Poythress does make some earlier references to this argument, but it just never seems to be fully established and surely a statement about mathematical separations for probability in the world being a reflection of distinction among persons in the Trinity may cause some skepticism. It is a point which begs for more argumentation than was dedicated to it here. Where Poythress does address it (Chapter 11), we find more detail to the arguments, but even more questions left unanswered. For example, granting that God is revealed in all things which are made, why think that a sequence of flipping coins is explicitly a revelation of the Trinity instead of simply a revelation of God’s imbuing the universe with order and regularity so that seemingly random events are possible? But Poythress takes it as the former–a revelation of the Trinity–without so much as a comment on alternative possibilities.

Perhaps more problematic is that Poythress never seems to tackle the broader implications of his biblical argumentation. Yes, he put much work into showing God is sovereign over the weather, chance events, free will, and the like. But I kept thinking, “And now what?” What does it mean to say God is in control over natural disasters? What does it mean to say that the roll of dice I make in a game of Risk, for example, is controlled by God? What are the implications of the biblical data Poythress has set before me? Topics like these are taken up at points, only to be quickly set aside by a paragraph or even just a sentence or two.

Overall, Chance and the Sovereignty of God is an interesting look at an oft-neglected topic, but its scope is too broad and its argumentation at times too vague to be helpful. On biblical issues Poythress has offered much to consider. His outline of probability theory is helpful but technical. What I found after reading the book is that I continued to hope for a more detailed discussion on how sovereignty would interlink with chance. Yes, the book makes it plain that God has sovereignty over seemingly random events, but exactly how does that work? What does that mean for everyday life? At times these topics are taken up, only to be set down after but a few sentences. At times helpful and stunningly insightful, at other times frustratingly vague and broad, it’s a book that will leave you longing for more.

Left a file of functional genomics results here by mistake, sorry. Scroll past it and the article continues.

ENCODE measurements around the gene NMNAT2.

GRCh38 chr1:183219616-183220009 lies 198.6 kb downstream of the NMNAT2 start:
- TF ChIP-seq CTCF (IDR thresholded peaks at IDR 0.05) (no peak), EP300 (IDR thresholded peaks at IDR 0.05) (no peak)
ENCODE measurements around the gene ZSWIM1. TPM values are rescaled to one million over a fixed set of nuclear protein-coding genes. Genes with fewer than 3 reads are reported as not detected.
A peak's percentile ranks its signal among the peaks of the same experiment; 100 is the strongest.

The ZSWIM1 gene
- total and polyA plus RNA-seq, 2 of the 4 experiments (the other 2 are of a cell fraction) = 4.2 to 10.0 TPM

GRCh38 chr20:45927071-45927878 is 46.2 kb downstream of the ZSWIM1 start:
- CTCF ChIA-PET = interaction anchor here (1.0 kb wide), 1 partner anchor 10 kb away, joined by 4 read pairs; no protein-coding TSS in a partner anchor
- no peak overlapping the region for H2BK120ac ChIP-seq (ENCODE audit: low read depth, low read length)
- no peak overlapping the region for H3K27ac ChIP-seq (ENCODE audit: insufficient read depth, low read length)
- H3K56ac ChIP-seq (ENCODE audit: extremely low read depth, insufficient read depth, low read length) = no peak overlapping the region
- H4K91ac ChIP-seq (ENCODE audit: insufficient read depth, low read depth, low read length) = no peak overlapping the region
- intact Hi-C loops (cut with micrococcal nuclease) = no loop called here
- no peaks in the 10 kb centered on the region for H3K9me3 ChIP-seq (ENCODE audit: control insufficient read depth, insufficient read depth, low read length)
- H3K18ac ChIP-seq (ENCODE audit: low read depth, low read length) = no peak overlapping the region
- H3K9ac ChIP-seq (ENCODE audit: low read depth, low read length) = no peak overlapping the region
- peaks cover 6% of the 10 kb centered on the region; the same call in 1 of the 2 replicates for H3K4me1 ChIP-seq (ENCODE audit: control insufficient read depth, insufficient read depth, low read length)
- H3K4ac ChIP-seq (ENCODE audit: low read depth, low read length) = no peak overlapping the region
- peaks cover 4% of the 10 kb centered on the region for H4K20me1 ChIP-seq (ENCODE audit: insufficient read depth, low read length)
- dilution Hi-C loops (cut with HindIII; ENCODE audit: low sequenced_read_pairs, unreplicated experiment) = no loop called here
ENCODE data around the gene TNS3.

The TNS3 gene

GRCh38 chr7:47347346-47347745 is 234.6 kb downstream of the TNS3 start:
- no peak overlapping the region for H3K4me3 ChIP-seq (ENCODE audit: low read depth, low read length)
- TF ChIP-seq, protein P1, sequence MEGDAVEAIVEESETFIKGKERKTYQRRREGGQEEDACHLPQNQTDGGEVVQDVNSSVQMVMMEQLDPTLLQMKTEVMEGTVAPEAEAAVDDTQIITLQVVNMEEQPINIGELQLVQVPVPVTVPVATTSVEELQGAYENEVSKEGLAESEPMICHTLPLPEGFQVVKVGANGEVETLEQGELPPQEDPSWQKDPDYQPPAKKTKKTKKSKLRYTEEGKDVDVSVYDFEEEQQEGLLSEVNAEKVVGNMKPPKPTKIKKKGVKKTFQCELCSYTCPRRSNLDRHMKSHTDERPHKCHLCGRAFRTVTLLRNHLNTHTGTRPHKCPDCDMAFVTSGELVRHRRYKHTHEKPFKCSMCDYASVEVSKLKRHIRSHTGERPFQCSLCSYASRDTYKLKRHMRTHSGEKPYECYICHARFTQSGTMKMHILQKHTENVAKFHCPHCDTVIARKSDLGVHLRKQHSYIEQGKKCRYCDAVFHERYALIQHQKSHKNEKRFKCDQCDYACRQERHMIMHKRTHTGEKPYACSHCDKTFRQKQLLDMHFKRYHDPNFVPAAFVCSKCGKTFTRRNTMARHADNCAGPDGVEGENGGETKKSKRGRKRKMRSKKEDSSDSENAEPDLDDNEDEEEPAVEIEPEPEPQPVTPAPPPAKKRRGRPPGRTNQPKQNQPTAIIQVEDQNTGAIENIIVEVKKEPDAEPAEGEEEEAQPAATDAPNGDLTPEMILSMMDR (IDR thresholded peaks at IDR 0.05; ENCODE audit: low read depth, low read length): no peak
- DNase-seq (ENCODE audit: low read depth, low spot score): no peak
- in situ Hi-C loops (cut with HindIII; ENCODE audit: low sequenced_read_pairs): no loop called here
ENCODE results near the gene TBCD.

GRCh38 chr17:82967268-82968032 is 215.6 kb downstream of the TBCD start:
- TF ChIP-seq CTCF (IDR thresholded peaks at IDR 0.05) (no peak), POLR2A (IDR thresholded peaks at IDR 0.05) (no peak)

Be sure to check out the page for this site on Facebook and Twitter for discussion of posts, links to other pages of interest, random talk about theology/philosophy/apologetics/movies and more!


Vern Poythress, Chance and the Sovereignty of God: A God-Centered Approach to Probability and Random Events (Wheaton, IL: Crossway, 2014).

Disclaimer: I received a review copy of the book through Crossway. I was not obligated by the publisher to give any specific type of feedback whatsoever.



The preceding post is the property of J.W. Wartick (apart from quotations, which are the property of their respective owners, and works of art as credited; images are often freely available to the public and J.W. Wartick makes no claims of owning rights to the images unless he makes that explicit) and should not be reproduced in part or in whole without the expressed consent of the author. All content on this site is the property of J.W. Wartick and is made available for individual and personal usage. If you cite from these documents, whether for personal or professional purposes, please give appropriate citation with both the name of the author (J.W. Wartick) and a link to the original URL. If you’d like to repost a post, you may do so, provided you show less than half of the original post on your own site and link to the original post for the rest. You must also appropriately cite the post as noted above. This blog is protected by Creative Commons licensing. By viewing any part of this site, you are agreeing to this usage policy.

Enter your email address to follow this blog and receive notifications of new posts by email.

Join 2,795 other followers


Like me on Facebook: Always Have a Reason